The necessary supplies and instructions for a grooming session vary depending on whether your cat is longhaired or shorthaired.
You'll need the following items:
- Wide-toothed metal comb
- Wire-bristle brush
- Fine-toothed metal comb (some combs have wide teeth on one side and fine teeth on the other)
- Small flea comb or clean toothbrush
- Start by running your fingers through your cat's coat. This should help the cat relax, and will tip you off to tangles or any other problems.
- Take the wide-toothed comb and first run it through your cat's top side, from head to tail. Then use it to comb the hair under its chin and on the chest. Next, use light pressure to comb the most sensitive areas: stomach, insides of legs, and under the tail. In each area, use the comb to gently tease out any minor tangles or small mats (clumps of matted hair). (Note: If your cat has large mats or many of them, don't attempt to remove them yourself. Bring them to your vet's attention and he or she will remove them safely, possibly anesthetizing your pet to minimize discomfort.)
- Go over your cat's coat with the wire-bristle brush to remove any dead hair.
- Take the fine-toothed comb and repeat the process in the same order as you did with the wide-toothed comb.
- Finish by gently combing the hair on your cat's face with the flea comb or toothbrush. Be careful to avoid the eye area.
You'll need the following items:
- Fine-toothed metal comb
- Natural-bristle or rubber brush
- Take the fine-toothed metal comb and work it over your cat's coat, moving from head to tail.
- Do the same with the rubber or natural-bristle brush, following the direction in which the hair lies.
- Keep your cat's coat shiny between groomings by simply stroking it with your clean hands.
A specialized brush, sometimes called a deshedding tool (it looks like a miniature rake), picks up where the brush left off to help prevent the underlying fur on your cat from becoming matted and tangled. The tool works its way past a cat's long topcoat to reach and remove the dead, dense, already loose hair underneath. The outer layer is left undamaged, and the skin underneath becomes clean and free from dirty, uncomfortable masses.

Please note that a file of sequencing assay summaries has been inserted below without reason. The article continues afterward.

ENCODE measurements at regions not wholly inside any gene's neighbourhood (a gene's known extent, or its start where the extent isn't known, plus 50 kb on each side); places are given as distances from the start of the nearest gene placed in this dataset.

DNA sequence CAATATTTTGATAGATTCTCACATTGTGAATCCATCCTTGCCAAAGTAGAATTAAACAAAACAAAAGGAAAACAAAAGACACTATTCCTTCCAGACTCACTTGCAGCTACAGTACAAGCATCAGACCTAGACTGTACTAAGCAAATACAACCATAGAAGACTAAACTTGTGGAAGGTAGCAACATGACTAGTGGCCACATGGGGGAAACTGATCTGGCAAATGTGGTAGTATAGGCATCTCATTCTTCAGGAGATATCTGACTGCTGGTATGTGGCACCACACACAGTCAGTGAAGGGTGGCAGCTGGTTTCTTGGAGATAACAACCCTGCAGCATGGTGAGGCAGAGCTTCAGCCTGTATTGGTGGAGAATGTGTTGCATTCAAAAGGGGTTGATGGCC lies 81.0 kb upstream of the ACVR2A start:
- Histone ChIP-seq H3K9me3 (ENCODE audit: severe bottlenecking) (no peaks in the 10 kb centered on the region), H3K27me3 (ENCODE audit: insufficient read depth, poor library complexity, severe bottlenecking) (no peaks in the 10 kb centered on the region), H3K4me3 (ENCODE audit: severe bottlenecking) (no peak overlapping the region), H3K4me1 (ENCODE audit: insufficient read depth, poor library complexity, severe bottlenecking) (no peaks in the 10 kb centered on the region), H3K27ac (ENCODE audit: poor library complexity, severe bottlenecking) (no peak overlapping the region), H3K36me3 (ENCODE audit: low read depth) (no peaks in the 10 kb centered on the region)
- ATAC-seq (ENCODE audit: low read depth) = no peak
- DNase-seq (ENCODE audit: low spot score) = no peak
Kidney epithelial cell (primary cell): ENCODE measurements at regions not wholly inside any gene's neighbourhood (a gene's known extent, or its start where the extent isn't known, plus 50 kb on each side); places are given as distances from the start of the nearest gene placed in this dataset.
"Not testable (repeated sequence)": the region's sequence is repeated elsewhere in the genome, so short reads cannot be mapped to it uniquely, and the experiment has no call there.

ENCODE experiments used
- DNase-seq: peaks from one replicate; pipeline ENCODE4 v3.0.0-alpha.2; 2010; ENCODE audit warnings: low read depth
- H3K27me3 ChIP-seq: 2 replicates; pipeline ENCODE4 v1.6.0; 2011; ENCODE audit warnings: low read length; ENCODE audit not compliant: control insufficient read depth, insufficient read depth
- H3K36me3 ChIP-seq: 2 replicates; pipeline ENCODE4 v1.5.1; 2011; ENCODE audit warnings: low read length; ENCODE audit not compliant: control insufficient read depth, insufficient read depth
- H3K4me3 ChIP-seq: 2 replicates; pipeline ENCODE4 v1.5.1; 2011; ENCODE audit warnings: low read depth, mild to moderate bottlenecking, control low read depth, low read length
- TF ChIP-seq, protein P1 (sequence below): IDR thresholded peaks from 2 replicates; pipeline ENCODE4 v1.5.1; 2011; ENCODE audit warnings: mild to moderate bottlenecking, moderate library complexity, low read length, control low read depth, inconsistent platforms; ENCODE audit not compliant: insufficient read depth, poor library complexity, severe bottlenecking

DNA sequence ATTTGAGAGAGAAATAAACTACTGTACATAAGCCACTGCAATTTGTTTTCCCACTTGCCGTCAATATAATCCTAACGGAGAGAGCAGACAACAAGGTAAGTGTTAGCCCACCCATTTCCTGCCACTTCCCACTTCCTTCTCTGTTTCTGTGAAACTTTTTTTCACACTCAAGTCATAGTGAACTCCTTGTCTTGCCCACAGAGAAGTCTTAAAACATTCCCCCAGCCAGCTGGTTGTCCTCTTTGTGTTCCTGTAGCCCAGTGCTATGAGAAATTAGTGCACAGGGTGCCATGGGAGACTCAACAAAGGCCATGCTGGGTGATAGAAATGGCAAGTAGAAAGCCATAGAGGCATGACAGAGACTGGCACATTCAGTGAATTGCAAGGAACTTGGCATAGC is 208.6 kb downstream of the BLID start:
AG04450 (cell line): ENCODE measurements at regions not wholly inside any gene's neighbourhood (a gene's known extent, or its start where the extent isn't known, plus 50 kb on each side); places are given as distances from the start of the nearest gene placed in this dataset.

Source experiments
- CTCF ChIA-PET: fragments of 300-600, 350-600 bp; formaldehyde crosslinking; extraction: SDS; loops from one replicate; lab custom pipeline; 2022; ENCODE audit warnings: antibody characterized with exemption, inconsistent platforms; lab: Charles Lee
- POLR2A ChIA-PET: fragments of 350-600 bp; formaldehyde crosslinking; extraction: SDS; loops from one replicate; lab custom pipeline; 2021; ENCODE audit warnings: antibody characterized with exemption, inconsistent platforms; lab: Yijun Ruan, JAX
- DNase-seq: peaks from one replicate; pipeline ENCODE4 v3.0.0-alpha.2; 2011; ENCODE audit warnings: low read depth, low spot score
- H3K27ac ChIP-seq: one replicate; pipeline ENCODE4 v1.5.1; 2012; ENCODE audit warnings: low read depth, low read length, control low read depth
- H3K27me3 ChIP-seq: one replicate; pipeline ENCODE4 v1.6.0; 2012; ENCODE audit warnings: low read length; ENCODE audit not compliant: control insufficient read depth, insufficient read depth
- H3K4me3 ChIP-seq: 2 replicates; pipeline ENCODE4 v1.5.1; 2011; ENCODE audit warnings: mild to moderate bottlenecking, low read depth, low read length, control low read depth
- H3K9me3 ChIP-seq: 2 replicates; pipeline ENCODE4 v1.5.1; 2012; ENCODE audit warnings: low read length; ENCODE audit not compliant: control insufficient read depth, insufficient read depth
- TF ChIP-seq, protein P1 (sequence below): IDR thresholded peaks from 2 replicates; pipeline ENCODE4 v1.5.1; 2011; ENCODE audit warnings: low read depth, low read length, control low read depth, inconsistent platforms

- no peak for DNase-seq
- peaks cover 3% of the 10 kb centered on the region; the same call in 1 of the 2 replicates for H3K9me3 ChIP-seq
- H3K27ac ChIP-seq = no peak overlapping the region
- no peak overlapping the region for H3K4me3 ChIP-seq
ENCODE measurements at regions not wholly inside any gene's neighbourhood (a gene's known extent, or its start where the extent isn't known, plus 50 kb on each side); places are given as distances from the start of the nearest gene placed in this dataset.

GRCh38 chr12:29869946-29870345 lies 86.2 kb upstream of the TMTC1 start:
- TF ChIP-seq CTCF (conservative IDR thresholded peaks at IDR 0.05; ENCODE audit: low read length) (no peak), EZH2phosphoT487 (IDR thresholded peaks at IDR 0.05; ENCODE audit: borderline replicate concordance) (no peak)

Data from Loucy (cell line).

However, the tool is not equipped to remove hair that is still connected. So use it before tangling becomes a serious issue for your cat, or after existing mats have been removed. Before using, first make sure your cat's skin doesn't have any cuts or sores as a result of the matting. If this is a concern, see your vet and make sure any wounds are properly healed before proceeding with the grooming process.
In addition to daily grooming, there are other steps you can take to help minimize your cat's shedding and hair balls. Here are a few suggestions:
- Choose a cat food specifically formulated to help control hair balls. These foods offer vegetable fiber to assist with moving hair through a cat's digestive system, along with other essentials such as fatty acids that support a cat's skin and coat. Examples include Hill's Science Diet Hairball Control Cat Food and Iams ProActive Health Adult Hairball Care.
- Purchase remedies specifically for hair balls. Always check with your vet for a diagnosis and subsequent recommendation for a particular food brand or medicine before starting a new diet for your cat or treating it for a condition.
- Use preventive housekeeping measures to minimize your frustration. Invest in easy-to-wash covers for your furniture and car seats and vacuum, dust, and sweep frequently.
- If your cat itches and scratches excessively, check with your vet to see if it has allergies or fleas, then treat accordingly.
- A committed cat-lover always keeps a lint brush at the ready for quick use before heading out the door.
Continued on page 3: Bath-Time Tips